On the first day of competition at the Olympics in 1924, Lewiston native Bob Legendre took his spot behind a chalked line on the field of the Stade Olympique Yves-du-Manoir in Paris.

He wore boxy white shorts and a T-shirt with number 246 written across it.

Two years after graduating from Georgetown University, Legendre looked down the cinder track to the spot 40 meters away where he would leap as far as possible into the sand beyond.

In his storied career, which by then already included three national pentathlon titles, he had never jumped more than a tad farther than 24 feet before landing, his feet digging into the sand as he threw himself forward to prevent falling backward and losing ground.

Legendre knew he had three tries, with his longest jump the one that would count.

On his first one, he soared just shy of 24 feet, a good effort but short of what he hoped for.


His second leap took him more than an inch past 24 feet, a much better outcome.

Then came his third and final one.

Legendre eyed the mark down the field and began to race toward it, determined to best his previous efforts. At the line, he took off into the air.

Robert Legendre setting the long jump record on July 7, 1924, at the Olympics in Paris. Booth Family Center for Special Collections, Georgetown University Archives

His landing made him a legend.

That Monday at the Paris Olympics, in the first event of the men’s pentathlon, Legendre flew 25 feet, 6 inches — three inches farther than anyone had ever jumped before, more than a foot beyond his previous best mark.

When he set the new world’s record on July 7, 1924, he did it with the best athletes in the world watching in awe. One wire service called it “the most sensational performance” by any American in the Paris Olympics.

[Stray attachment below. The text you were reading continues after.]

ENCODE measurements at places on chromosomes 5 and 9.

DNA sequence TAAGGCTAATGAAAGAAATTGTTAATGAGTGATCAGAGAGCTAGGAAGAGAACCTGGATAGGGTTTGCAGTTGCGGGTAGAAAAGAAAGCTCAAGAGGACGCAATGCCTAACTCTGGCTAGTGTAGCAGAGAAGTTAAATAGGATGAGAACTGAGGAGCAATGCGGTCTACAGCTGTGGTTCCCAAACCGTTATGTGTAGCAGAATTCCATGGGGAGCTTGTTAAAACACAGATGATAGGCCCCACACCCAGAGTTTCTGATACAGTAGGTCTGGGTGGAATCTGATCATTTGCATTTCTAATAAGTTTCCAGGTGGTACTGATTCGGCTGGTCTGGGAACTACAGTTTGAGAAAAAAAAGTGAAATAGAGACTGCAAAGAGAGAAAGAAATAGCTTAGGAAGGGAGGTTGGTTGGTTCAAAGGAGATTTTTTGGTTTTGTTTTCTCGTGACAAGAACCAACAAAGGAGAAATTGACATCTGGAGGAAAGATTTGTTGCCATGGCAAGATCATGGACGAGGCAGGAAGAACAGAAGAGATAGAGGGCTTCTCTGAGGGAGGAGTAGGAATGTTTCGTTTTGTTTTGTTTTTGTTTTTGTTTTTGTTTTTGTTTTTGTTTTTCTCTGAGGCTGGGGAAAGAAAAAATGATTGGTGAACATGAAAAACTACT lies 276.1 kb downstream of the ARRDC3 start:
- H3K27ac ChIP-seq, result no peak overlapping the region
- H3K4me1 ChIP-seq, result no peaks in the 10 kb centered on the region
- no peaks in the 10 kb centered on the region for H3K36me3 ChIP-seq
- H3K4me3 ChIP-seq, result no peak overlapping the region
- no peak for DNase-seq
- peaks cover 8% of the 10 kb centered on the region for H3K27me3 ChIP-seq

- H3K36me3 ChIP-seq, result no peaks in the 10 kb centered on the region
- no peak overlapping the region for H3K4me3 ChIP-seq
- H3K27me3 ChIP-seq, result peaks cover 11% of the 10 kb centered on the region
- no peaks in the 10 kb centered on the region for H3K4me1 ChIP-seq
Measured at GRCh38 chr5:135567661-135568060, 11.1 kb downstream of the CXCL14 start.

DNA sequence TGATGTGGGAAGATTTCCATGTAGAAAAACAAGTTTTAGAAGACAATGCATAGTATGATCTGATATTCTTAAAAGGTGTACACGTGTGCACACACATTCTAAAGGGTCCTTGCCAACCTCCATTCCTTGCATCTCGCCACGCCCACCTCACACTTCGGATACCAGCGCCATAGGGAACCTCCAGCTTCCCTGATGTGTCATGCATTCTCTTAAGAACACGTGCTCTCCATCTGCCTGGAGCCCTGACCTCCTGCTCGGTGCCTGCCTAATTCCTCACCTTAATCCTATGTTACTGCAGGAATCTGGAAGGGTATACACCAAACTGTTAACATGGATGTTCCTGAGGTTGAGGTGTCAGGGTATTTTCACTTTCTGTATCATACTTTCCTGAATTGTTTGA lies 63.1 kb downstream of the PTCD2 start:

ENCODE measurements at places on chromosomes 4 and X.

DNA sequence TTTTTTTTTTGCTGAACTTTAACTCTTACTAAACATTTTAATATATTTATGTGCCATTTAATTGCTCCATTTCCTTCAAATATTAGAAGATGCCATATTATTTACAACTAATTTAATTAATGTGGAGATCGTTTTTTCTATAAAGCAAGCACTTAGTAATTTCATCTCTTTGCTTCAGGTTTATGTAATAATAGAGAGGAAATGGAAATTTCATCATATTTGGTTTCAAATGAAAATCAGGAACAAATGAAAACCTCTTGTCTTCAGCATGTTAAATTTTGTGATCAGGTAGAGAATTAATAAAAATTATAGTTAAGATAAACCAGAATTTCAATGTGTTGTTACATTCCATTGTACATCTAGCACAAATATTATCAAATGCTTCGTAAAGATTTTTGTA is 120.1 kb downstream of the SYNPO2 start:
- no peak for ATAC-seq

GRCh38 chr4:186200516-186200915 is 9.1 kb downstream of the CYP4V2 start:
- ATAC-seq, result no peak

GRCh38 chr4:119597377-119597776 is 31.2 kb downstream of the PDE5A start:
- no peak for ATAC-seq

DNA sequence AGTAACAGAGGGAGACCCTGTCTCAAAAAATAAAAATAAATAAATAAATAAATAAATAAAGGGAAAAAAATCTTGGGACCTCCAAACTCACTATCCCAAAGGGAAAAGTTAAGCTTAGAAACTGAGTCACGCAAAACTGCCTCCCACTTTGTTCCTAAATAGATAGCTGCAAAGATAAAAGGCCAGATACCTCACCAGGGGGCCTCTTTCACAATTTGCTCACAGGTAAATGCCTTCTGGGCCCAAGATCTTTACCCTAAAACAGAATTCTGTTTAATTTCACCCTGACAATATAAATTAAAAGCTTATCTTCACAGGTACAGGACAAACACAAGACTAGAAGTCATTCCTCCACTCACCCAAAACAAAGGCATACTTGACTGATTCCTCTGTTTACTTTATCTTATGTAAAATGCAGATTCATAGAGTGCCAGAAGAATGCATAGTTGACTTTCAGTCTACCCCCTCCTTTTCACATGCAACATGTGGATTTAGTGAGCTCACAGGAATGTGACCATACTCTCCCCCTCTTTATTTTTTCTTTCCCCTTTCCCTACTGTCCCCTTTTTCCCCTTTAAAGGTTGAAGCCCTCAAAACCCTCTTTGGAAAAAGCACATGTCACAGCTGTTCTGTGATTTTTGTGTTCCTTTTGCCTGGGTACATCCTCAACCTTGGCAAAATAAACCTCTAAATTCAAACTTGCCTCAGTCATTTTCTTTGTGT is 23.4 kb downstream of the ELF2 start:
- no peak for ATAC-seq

Bob Legendre competing in the pentathlon at the Paris Olympics in 1924. Lewiston Evening Journal

“Any leap of 25 feet is considered wonderful in track circles and in covering the added six inches the former Lewiston boy has leaped further than any other human being,” the Lewiston Evening Journal reported in its issue the same day.

In a headline the next morning, the Lewiston Daily Sun called the jump the “peak of (a) brilliant track career.”

What made it all the sweeter is that Legendre wasn’t even competing in the long jump. The gold medalist in that event posted a number well short of Legendre’s own.

The Lewiston native set the record at the start of the pentathlon, a five-sport “iron man” faceoff that kicked off with the long jump, the first event to follow the ceremonial parade of nations at the games.

Many commentators of the day regarded the pentathlon — which included throwing both the javelin and the discus, a 200-meter sprint, a 1,500-meter run and the broad jump — as the ultimate test of athletic prowess.



To put it mildly, nobody could have imagined that Legendre would wind up touted as America’s best athlete, gracing the front pages of newspapers across the land and earning the sort of fame that only became possible with the advent of radio and mass media after World War I.

As the last of 13 children born in 1898 to immigrants living in the Little Canada section of Lewiston (also called The Island), Pierre Lucien Robert “Bob” Legendre had the odds stacked against him from day one.

His Quebec-born father, Gustav, a Lewiston police officer, died of stomach cancer when the boy was just 362 days old. The father may never have seen his son take a single step, let along a leap into history.